8 July 2020
Collections research cannot be carried out unless we include an analysis of acquisition, growth, loss and circulation. Although these aspects are inherent to collections, to date they have rarely been the explicit subject of research. This is the starting point for the research group, which focuses on individuals and their collecting practices. How are these embedded in collection economies? Which collecting and related working practices can be described as economic? What market mechanisms can influence collections? How is value attributed and how does it change over time? Here the focus is on expenditures for logistics, storage and the creation of infrastructure, which are typically necessary requirements for establishing a collection. The sources on which our studies are based are as diverse as the approaches. Traces of economic activities are to be found in chits, correspondence relating to acquisitions and documents recording sales and endowments as well as in wills, inventories and catalogues. This is why one of the group’s main objectives is to give thought to methodological considerations and develop new modes of evaluation.
The field of study focusing on collection economies comprises a wide spectrum of topics. This diversity is reflected in the group’s composition, which to date consists of 18 researchers from a wide variety of disciplines and contexts, including individuals with backgrounds in bibliology and literary science, history, ethnology and the history of knowledge.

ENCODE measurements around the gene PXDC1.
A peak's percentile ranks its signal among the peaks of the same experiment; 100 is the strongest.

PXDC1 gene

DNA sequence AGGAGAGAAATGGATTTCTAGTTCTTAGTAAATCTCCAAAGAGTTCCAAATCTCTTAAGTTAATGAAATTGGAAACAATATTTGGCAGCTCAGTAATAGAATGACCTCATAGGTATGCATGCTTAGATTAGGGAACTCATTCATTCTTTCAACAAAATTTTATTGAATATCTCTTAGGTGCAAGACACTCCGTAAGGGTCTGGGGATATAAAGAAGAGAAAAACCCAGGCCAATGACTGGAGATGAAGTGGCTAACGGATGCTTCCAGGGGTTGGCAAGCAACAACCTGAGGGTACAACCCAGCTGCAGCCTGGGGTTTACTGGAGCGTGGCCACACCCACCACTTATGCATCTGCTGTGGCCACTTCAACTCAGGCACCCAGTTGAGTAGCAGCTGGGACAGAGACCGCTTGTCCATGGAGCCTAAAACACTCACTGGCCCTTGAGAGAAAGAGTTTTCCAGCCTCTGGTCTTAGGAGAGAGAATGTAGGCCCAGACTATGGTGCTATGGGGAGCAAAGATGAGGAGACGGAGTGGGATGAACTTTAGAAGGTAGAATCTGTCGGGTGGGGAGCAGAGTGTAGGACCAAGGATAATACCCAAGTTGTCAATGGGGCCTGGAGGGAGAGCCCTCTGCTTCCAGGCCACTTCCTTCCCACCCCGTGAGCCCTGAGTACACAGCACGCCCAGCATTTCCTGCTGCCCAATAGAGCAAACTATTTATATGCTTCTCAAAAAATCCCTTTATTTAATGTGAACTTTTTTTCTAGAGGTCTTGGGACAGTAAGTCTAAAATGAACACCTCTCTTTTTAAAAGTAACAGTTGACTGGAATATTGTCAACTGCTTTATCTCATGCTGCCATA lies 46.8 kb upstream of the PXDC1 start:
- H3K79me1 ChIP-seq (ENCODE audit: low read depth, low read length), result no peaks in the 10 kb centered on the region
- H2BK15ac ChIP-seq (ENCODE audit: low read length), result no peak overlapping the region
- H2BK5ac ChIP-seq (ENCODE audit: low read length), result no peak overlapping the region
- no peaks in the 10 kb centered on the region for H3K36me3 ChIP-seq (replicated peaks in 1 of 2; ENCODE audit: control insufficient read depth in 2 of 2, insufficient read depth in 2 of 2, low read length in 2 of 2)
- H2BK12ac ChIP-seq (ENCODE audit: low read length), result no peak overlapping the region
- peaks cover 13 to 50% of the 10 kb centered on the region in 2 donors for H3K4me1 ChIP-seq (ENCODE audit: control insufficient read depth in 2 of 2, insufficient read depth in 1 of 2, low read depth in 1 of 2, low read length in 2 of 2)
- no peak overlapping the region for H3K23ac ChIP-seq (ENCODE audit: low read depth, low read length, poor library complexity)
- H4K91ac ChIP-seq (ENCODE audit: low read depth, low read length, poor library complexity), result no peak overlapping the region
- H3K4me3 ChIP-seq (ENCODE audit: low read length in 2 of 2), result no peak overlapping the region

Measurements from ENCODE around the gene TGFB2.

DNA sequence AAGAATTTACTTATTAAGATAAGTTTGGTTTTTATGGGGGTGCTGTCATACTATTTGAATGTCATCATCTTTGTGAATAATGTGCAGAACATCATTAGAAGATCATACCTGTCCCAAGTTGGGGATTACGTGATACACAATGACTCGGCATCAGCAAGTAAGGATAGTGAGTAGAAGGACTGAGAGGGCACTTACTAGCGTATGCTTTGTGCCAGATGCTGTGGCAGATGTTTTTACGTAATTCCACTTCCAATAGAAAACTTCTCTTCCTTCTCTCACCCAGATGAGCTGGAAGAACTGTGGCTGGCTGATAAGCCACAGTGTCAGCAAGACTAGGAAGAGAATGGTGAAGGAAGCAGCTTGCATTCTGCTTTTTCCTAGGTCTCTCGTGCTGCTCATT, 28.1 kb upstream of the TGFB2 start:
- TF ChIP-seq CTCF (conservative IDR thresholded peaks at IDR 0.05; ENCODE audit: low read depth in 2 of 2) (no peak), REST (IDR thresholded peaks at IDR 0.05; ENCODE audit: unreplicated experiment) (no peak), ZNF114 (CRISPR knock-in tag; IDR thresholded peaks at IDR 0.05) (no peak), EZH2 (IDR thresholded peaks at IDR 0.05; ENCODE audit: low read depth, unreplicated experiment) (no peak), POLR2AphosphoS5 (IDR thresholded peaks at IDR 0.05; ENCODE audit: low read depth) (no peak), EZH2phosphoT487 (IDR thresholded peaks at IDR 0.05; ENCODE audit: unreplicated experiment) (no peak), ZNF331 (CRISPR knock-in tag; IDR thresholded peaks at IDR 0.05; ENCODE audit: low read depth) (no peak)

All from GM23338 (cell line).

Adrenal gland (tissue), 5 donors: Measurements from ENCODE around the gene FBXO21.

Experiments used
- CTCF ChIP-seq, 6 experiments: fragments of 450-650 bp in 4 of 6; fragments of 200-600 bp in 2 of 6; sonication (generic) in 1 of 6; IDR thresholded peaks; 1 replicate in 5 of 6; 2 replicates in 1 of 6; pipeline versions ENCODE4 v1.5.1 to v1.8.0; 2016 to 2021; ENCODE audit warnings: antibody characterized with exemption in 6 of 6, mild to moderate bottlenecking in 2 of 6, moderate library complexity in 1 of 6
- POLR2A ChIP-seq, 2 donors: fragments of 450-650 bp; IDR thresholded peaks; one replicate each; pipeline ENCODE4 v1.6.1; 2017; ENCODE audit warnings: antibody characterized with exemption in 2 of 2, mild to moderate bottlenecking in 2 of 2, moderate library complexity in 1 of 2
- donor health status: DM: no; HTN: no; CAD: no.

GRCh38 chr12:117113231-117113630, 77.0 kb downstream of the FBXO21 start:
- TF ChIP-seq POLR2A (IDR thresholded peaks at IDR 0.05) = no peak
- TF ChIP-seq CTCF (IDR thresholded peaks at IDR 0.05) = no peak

One of the newly formed group’s first tasks was to compile a collection of texts that not only reflects the current state of research but can also be used to ferret out the economic aspects to be found in the ‘classic’ texts of collections research.
We aim to create a common theoretical foundation on the basis of which the group can develop its own research questions tailored to its members’ specific needs, something that could also be of interest to the research community as a whole.
The group’s first meeting was pushed back to autumn 2020 because of the Covid pandemic. In an attempt to shorten this delay, a website was set up in the virtual MWW research space where materials and a digital bibliography was posted, offering a forum where members could exchange ideas. In the future we plan to make this information available to members of the public with an interest in the subject. By the end of the year we hope this digital network will enable us to define key areas of research that can then be followed up in individual workshops. One such focus is the implementation of digital technologies. For example, how can we extract and model economic data from our sources? What methods of processing and evaluation are available to us? How can we visualise this material? Additionally, a summer school is planned for 2022 that will allow us to introduce young researchers to the topic and integrate them into our deliberations. Our final goal is to work together to produce a handbook focusing on the topic of collection economies and combining the results of our research.
The MWW promotes networking and collaboration in the field of collections research. The three research groups, each with its specific focus, are a means of improving networking between the three institutions.
The core theme of collection economies is also being addressed in two case studies based in Wolfenbüttel: ‘Intellectual networks: Early modern scholarly libraries as places of knowledge and communication’ and ‘World knowledge: The cosmopolitan collecting interests of the early modern nobility’. We aim to introduce both projects in subsequent contributions to the research association.